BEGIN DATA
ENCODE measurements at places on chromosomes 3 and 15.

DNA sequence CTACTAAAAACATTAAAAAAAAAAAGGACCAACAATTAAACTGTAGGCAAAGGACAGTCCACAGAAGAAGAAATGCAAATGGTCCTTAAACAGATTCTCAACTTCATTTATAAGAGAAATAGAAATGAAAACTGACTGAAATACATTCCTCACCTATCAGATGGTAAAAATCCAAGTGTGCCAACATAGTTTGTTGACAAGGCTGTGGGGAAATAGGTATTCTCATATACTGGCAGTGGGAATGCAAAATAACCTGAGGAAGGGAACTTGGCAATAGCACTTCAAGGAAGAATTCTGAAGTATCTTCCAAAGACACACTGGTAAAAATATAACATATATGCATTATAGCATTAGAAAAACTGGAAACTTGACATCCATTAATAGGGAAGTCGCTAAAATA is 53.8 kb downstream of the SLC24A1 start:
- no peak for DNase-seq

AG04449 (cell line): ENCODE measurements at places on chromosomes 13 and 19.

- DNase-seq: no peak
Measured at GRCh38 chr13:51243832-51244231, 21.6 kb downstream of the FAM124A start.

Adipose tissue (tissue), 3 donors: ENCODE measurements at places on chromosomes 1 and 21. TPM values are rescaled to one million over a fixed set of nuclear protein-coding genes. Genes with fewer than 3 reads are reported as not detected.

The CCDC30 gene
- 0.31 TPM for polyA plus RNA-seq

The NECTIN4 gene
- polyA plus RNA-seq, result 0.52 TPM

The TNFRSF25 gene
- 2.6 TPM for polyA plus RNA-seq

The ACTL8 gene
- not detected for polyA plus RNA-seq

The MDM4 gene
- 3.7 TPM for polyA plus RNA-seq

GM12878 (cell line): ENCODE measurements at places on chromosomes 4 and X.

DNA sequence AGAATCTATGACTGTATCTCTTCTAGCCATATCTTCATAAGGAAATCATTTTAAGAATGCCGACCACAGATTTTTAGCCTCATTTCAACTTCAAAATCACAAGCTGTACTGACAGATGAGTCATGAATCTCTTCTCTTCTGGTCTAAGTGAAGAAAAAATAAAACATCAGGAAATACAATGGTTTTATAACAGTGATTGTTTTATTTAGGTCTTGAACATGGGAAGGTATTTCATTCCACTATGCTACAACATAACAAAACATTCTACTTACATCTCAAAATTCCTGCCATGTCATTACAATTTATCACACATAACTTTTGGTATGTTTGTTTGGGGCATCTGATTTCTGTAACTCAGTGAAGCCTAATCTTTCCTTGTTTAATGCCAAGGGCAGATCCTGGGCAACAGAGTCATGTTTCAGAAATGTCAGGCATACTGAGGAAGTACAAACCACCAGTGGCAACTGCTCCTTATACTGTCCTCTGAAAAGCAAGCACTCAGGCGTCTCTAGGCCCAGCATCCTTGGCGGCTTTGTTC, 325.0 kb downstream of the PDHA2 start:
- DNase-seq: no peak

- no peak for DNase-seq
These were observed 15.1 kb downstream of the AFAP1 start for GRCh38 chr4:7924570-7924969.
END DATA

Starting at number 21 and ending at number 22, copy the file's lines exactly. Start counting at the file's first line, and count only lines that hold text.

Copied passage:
- no peak for DNase-seq
These were observed 15.1 kb downstream of the AFAP1 start for GRCh38 chr4:7924570-7924969.